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Syrian Rebels Again Charge Assad Regime with Using Chlorine Gas

Rebels once again allege that the Syrian government is attacking civilians with chlorine gas, a chemical weapon not covered by the recent ban.

Syrian rebels are once again charging that government forces have attacked civilians in rebel-held territory with chlorine gas – a substance not covered by last September’s international agreement, brokered by the U.S. and Russia, to remove chemical weapons from the war-torn nation.

According to the local council in Daria, near Damascus, the town was targeted Tuesday with small barrel bombs that appeared to contain chlorine gas. The council reported that ambulances were transporting the injured to field hospitals, and published a video on YouTube to back up its claim.


The council said that victims suffered suffocation and shortness of breath, but that so far the number of casualties is small, with no deaths.

Tuesday’s incident was the second alleged attack in 24 hours. On Monday, opposition groups charged that barrel bombs loaded with chlorine were dropped from helicopters on the town of Telminnes in the central province of Hama.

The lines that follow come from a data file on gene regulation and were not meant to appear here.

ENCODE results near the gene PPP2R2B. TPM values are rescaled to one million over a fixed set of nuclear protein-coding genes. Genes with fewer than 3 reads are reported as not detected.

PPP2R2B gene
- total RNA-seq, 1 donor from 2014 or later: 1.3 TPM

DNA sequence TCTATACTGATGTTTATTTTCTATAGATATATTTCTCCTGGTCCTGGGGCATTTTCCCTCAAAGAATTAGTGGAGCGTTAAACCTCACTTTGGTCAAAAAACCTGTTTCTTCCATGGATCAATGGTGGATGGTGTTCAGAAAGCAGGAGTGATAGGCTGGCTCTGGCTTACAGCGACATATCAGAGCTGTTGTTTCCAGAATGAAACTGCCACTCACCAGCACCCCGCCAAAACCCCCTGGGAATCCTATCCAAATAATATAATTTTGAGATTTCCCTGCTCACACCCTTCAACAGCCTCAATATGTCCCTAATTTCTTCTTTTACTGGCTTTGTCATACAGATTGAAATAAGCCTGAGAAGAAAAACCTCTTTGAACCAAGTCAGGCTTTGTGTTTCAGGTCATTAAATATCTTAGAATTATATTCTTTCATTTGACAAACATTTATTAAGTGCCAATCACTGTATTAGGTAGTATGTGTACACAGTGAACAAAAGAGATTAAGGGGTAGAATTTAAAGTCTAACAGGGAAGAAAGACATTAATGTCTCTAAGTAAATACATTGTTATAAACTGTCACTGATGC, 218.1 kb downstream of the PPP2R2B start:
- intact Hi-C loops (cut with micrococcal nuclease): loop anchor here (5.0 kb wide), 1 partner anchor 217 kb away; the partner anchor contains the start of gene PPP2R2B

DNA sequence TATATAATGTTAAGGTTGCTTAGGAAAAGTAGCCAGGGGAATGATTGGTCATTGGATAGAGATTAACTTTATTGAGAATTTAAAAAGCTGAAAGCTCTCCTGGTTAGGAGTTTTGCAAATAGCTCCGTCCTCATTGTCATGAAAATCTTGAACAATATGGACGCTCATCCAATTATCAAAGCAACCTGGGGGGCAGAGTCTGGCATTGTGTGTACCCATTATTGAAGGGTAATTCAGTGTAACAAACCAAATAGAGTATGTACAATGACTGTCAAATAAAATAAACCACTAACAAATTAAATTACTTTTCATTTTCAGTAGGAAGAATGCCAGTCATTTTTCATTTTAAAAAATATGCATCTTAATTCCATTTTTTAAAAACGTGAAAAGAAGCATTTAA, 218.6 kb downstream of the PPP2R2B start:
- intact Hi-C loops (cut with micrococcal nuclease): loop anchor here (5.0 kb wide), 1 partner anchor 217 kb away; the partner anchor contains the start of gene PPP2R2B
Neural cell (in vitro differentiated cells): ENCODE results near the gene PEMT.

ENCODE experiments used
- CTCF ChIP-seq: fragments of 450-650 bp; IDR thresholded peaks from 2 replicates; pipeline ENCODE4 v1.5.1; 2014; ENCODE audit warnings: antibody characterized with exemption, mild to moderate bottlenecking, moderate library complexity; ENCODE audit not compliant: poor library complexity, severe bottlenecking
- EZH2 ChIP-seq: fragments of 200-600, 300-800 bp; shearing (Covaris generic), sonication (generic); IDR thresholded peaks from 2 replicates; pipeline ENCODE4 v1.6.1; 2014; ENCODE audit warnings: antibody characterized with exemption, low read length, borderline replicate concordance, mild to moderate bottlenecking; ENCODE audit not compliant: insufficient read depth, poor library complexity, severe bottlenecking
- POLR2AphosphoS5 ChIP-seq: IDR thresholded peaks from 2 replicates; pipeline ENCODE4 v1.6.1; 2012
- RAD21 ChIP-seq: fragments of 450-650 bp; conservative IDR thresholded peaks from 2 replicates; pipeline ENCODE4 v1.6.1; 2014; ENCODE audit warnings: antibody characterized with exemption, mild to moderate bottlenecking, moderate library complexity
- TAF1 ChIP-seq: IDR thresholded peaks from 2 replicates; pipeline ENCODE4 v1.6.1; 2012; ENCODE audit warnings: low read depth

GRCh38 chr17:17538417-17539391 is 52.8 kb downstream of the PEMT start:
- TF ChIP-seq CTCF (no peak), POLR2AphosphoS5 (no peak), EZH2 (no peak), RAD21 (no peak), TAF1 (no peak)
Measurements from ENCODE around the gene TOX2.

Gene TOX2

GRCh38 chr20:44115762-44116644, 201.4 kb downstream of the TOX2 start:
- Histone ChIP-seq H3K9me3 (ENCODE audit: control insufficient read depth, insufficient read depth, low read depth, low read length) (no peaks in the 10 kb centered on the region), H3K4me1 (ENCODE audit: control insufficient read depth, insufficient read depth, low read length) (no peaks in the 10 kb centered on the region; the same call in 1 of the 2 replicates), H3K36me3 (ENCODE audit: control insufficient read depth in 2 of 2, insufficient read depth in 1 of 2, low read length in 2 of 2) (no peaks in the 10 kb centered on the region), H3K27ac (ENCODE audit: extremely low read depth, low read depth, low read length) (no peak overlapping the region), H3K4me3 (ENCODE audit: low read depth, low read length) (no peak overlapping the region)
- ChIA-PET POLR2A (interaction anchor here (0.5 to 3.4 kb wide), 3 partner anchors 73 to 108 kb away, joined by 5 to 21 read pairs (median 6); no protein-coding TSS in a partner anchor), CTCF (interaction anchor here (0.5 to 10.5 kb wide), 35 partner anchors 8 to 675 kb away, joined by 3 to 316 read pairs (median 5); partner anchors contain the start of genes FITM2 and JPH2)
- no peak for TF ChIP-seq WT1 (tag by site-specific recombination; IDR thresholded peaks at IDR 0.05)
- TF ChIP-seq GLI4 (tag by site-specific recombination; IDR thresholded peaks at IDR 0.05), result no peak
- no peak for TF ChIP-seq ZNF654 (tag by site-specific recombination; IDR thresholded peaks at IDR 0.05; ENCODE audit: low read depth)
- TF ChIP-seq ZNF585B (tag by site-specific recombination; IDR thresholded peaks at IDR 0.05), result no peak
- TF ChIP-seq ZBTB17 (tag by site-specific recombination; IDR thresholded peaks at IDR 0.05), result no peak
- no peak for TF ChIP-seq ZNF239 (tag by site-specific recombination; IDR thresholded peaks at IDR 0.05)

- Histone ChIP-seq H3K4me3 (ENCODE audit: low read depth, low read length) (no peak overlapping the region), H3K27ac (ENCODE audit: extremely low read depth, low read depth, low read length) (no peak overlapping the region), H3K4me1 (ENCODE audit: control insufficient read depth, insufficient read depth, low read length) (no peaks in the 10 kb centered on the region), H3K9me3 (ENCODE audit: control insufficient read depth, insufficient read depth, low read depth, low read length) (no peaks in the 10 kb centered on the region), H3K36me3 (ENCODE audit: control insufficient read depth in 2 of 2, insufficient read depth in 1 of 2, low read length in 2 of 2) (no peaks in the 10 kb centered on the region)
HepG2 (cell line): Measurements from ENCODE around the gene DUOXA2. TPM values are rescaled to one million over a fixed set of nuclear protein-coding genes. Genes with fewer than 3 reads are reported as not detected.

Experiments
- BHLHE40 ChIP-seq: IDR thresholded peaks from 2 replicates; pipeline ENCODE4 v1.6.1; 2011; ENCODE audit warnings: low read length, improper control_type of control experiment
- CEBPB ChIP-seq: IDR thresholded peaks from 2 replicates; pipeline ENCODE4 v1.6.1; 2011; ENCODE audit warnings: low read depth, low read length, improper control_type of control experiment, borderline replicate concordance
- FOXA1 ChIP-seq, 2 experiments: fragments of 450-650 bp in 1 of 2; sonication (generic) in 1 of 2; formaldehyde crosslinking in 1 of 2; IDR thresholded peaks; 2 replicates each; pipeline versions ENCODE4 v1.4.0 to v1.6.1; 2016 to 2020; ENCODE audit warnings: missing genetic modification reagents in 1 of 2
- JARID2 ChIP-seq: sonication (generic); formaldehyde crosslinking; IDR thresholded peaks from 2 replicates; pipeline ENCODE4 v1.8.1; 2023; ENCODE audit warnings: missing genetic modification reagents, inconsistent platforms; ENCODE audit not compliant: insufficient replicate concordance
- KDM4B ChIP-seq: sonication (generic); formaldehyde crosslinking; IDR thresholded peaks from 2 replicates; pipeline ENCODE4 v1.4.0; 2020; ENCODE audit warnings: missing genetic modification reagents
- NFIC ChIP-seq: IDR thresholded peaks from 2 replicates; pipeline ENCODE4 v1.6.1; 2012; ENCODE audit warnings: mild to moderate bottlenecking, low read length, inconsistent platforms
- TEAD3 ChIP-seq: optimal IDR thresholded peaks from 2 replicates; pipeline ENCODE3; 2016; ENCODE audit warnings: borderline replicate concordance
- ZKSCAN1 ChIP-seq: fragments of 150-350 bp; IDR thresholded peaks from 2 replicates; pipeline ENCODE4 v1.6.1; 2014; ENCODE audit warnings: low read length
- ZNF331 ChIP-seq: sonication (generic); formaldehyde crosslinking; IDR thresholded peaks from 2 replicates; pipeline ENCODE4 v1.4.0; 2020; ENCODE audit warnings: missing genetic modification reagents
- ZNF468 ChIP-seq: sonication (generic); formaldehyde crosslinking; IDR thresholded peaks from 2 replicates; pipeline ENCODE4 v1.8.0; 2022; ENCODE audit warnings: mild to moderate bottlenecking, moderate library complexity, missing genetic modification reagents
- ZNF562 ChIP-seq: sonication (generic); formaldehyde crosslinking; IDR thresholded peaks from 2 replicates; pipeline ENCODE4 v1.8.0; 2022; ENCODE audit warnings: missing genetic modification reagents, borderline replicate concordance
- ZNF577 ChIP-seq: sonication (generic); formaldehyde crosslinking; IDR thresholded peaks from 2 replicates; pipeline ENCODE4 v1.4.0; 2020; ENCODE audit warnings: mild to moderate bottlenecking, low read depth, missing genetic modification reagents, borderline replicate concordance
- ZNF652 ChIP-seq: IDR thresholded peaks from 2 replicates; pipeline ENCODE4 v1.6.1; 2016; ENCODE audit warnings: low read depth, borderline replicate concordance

Earlier this month, there were alleged chlorine attacks on another rebel-held town, Kfar Zeita, and a village near the Turkish border. In each case, rebels provided journalists with videos of the alleged attack.

The use of chlorine appears to be coordinated, reports Reuters, which adds that rebel-produced videos of the Telminnes attack show that some unexploded cannisters carried the designation, "CL2," the symbol for chlorine gas. The cannisters also show the name of a Chinese manufacturer.

Chlorine has industrial uses but if used as a weapon is officially considered a chemical weapon under the Chemical Weapons Convention, an international arms agreement. However, a U.S. official said that under the agreement reached last year by the U.S., Russia and the Assad regime, Syria is not required to turn over chlorine to the U.N.’s Organization for the Prohibition of Chemical Weapons (OPCW) for neutralization.

"Chlorine can be considered a chemical weapon," said a U.S. counter-proliferation official, "but it is not covered by the tripartite agreement."

The official added that not all reports of chlorine use have been verified, and said without access to the sites, confirmation is difficult.

"Any use of any toxic material with the intent to injure or kill is something we'd be concerned about," said State Department spokesperson Jen Psaki Tuesday. She said the international community is investigating what happened and the U.S. is in touch with the OPCW.

Ammar Cheikhomar contributed to this report.